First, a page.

Cameroon timber There aren’t many animals cuter than a baby seal, and a recent video on Instagram has proved that theory true after it attracted over 1.9 million likes.
In the video, Eden Willmott, 22, a seal rescuer from Lincolnshire, England, films one of her rescued baby seals coming to greet her, with the most adorable “crazy flops.”
“This is our first rescued harbor seal of the season,” Willmott told Newsweek, “She’s enjoying a little tour around the hospital while she waits for her morning saltwater seaweed bath!”
“Sound on for crazy flops!,” reads the caption.
Eden Willmott, 22, and one of the rescue seals she works with at a rehabilitation center in Lincolnshire, England.
Harbor seals are native to Europe, Asia and the East and West coasts of the U.S. When New York City was founded in 1640s, it was built on a large estuary crowded with life, including harbor seals, “but overhunting, habitat degradation and pollution rendered this large mammal a rare sight for much of the 20th century,” according to an article from The New York Times.
Spending your days working with baby seals would be a lot of people’s dream job, and it’s something Willmott has been passionate about from a young age.
“I’ve always had an affinity for animals growing up, my parents are animal lovers too which is probably what molded me into this career path,” she said, “It’s amazing to see all of your hard work pay off at the end when the seals are released back to the sea for another chance at life.
“I undertook internships when I was around 17 years old in seal rehabilitation,” she said, “I loved everything about it and decided to go to university to get a degree in zoology. This enabled me to go on to doing rescue work as a full-time career.”
Threats to the global population of harbor seals include entanglement, harassment and pollution, according to both Willmott and National Oceanic and Atmospheric Administration (NOAA).
“Pollution is a considerable threat to seals,” said Willmott, “We’ve seen many cases over the years where seals have become entangled in fishing gear which strangulates them as they grow. Without intervention this typically leads to death. Disturbance is also a key threat during pupping season as the mum will abandon their pups if dogs or humans disturb them. The pups will be too weak to survive on their own during this developmental stage in their life.”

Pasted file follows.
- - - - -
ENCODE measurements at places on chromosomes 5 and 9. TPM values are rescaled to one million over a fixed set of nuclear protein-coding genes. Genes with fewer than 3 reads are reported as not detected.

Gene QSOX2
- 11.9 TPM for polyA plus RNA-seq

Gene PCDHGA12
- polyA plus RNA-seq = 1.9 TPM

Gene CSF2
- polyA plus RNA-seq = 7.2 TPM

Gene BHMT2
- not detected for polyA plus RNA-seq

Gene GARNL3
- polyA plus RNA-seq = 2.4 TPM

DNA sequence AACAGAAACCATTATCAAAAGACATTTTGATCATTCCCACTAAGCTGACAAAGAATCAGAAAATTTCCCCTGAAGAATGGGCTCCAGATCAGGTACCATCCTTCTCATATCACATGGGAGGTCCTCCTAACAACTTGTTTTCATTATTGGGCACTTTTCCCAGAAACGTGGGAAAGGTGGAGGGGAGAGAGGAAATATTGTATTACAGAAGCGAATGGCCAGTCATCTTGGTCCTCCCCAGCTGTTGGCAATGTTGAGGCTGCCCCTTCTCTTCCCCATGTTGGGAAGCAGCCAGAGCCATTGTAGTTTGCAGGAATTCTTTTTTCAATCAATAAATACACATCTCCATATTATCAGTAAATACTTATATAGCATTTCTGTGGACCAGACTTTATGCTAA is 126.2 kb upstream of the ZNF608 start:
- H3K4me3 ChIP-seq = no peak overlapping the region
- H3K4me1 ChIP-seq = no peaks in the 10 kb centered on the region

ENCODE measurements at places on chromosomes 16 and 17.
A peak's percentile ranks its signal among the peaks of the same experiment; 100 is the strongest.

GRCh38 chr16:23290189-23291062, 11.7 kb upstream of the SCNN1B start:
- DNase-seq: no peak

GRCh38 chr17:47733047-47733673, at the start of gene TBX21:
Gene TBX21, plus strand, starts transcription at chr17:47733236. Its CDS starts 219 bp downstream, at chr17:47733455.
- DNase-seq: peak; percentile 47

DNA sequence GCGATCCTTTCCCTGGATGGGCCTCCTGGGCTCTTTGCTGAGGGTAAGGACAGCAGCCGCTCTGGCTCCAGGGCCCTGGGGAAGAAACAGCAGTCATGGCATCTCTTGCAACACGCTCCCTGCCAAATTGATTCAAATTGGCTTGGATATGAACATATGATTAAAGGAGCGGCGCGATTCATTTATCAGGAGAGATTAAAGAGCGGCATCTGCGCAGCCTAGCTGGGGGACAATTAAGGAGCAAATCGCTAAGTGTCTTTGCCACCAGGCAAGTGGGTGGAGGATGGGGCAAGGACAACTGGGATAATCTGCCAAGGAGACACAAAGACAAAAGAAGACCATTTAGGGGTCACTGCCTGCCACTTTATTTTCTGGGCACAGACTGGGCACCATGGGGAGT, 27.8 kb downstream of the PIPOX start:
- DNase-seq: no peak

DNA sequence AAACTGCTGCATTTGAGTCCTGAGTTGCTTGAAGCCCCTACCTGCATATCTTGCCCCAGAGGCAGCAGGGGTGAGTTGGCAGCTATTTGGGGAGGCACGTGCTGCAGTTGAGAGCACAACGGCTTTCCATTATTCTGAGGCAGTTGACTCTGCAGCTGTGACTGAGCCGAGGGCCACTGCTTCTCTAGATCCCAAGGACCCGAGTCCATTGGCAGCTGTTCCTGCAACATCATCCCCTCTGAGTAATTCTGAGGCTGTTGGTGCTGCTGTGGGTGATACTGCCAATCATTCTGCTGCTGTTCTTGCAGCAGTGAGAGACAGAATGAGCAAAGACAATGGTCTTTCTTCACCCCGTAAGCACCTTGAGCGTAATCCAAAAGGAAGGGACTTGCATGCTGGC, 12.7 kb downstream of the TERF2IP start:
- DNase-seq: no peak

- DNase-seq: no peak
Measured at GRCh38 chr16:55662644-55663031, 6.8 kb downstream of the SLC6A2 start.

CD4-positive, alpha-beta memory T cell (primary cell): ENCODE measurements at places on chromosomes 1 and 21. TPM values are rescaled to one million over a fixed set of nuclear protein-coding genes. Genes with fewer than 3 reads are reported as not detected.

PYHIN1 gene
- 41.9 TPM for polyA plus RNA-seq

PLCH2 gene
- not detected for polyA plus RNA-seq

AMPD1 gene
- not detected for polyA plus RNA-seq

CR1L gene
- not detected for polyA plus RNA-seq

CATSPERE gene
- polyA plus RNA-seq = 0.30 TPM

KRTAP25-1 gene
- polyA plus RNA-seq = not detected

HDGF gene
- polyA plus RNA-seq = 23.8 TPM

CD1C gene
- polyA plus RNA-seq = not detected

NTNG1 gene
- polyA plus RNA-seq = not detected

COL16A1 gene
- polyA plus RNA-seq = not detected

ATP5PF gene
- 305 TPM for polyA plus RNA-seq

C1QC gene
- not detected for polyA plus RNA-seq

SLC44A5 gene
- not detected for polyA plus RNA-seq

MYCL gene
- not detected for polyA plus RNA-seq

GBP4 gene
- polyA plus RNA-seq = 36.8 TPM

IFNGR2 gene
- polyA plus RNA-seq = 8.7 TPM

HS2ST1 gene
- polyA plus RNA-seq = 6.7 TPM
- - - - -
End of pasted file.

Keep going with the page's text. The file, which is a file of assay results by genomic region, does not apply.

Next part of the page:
Harbor seals often live close to the shoreline, and are therefore susceptible to habitat loss and degradation. “Physical barriers, which may include shoreline and offshore structures for development (e.g., for oil and gas, dredging, pile driving), can limit access to important migration, breeding, feeding, molting, or pupping areas,” says the NOAA, “Oil and gas development, commercial and recreational development (including resort development), and increased vessel traffic may displace seals or their prey that would normally use those areas.”
When it comes to rescuing seals in Lincolnshire, Willmott and her colleagues at a rehabilitation center rely on the public to let them know when there’s a seal in need of rescue along the shoreline.
“We will tell them everything they need to be doing such as keeping their distance and keeping dogs on leads etc. We will then head over to the location to assess the seal and decide whether it needs our help or if it’s perfectly fine!”
When asked if Willmott could ever work a nine-to-five office job, she replied, “It would be very difficult as this job comes with a lot of variety, no days are the same! This is a very outdoor-based job too so being able to work in the elements is a must!
“Being outside all the time is a great way to reconnect with yourself and reflect on all the good work you’re doing for the seal populations and the planet as a whole. Being able to educate people on the effects of pollution means we can all contribute to a cleaner ocean which is safe for the marine mammals living in it.”
Users on Instagram loved the baby seal.
“This is a sea puppy,” said one user, “aww the cutest thing I saw today,” said another.
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